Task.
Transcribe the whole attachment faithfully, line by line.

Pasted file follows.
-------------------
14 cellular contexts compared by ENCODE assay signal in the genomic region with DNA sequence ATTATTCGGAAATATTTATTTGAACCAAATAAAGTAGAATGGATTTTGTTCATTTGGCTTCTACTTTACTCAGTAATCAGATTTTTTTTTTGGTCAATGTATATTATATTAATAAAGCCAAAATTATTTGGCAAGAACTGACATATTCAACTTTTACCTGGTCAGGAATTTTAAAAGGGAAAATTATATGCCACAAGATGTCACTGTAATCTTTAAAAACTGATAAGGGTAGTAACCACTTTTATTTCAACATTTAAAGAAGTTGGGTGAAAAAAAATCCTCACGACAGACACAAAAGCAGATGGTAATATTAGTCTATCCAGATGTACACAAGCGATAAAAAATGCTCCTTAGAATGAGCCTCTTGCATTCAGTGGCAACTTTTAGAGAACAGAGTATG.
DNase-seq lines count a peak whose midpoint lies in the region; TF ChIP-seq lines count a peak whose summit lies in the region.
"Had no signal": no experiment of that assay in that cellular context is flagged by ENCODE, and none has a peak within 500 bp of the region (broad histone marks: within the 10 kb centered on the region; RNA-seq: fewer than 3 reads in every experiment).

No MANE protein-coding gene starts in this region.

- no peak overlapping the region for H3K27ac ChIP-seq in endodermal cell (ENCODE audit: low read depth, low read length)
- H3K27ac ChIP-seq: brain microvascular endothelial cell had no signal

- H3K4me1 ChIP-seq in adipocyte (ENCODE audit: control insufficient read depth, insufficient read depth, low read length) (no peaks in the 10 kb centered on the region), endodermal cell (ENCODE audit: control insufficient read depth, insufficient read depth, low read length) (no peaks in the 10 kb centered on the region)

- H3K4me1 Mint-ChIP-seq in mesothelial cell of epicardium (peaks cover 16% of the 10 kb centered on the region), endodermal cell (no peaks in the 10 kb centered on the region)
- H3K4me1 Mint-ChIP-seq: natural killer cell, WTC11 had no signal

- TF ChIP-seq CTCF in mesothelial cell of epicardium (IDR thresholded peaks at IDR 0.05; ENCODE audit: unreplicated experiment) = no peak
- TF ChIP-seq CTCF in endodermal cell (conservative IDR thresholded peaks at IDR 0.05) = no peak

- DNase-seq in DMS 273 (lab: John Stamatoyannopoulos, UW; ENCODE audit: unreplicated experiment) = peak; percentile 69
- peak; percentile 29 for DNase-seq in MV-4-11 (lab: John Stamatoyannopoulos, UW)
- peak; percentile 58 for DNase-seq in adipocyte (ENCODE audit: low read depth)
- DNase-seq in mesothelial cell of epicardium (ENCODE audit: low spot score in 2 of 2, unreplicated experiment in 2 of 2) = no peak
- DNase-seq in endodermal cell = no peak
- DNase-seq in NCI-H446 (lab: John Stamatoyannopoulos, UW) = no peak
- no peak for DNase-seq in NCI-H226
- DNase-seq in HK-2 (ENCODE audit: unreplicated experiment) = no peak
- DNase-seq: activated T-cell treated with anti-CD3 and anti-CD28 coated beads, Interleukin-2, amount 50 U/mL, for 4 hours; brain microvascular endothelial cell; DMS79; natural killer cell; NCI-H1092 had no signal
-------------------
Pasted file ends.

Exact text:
14 cellular contexts compared by ENCODE assay signal in the genomic region with DNA sequence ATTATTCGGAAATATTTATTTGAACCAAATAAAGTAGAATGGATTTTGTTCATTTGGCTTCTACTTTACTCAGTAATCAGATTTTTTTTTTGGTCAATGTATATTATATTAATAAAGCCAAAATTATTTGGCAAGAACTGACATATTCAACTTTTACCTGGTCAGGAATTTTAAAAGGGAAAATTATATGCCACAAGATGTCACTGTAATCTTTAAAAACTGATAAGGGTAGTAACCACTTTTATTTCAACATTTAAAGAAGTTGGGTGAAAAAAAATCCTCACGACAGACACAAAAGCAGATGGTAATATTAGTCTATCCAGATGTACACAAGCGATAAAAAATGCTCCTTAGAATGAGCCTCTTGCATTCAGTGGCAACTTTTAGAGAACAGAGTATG.
DNase-seq lines count a peak whose midpoint lies in the region; TF ChIP-seq lines count a peak whose summit lies in the region.
"Had no signal": no experiment of that assay in that cellular context is flagged by ENCODE, and none has a peak within 500 bp of the region (broad histone marks: within the 10 kb centered on the region; RNA-seq: fewer than 3 reads in every experiment).

No MANE protein-coding gene starts in this region.

- no peak overlapping the region for H3K27ac ChIP-seq in endodermal cell (ENCODE audit: low read depth, low read length)
- H3K27ac ChIP-seq: brain microvascular endothelial cell had no signal

- H3K4me1 ChIP-seq in adipocyte (ENCODE audit: control insufficient read depth, insufficient read depth, low read length) (no peaks in the 10 kb centered on the region), endodermal cell (ENCODE audit: control insufficient read depth, insufficient read depth, low read length) (no peaks in the 10 kb centered on the region)

- H3K4me1 Mint-ChIP-seq in mesothelial cell of epicardium (peaks cover 16% of the 10 kb centered on the region), endodermal cell (no peaks in the 10 kb centered on the region)
- H3K4me1 Mint-ChIP-seq: natural killer cell, WTC11 had no signal

- TF ChIP-seq CTCF in mesothelial cell of epicardium (IDR thresholded peaks at IDR 0.05; ENCODE audit: unreplicated experiment) = no peak
- TF ChIP-seq CTCF in endodermal cell (conservative IDR thresholded peaks at IDR 0.05) = no peak

- DNase-seq in DMS 273 (lab: John Stamatoyannopoulos, UW; ENCODE audit: unreplicated experiment) = peak; percentile 69
- peak; percentile 29 for DNase-seq in MV-4-11 (lab: John Stamatoyannopoulos, UW)
- peak; percentile 58 for DNase-seq in adipocyte (ENCODE audit: low read depth)
- DNase-seq in mesothelial cell of epicardium (ENCODE audit: low spot score in 2 of 2, unreplicated experiment in 2 of 2) = no peak
- DNase-seq in endodermal cell = no peak
- DNase-seq in NCI-H446 (lab: John Stamatoyannopoulos, UW) = no peak
- no peak for DNase-seq in NCI-H226
- DNase-seq in HK-2 (ENCODE audit: unreplicated experiment) = no peak
- DNase-seq: activated T-cell treated with anti-CD3 and anti-CD28 coated beads, Interleukin-2, amount 50 U/mL, for 4 hours; brain microvascular endothelial cell; DMS79; natural killer cell; NCI-H1092 had no signal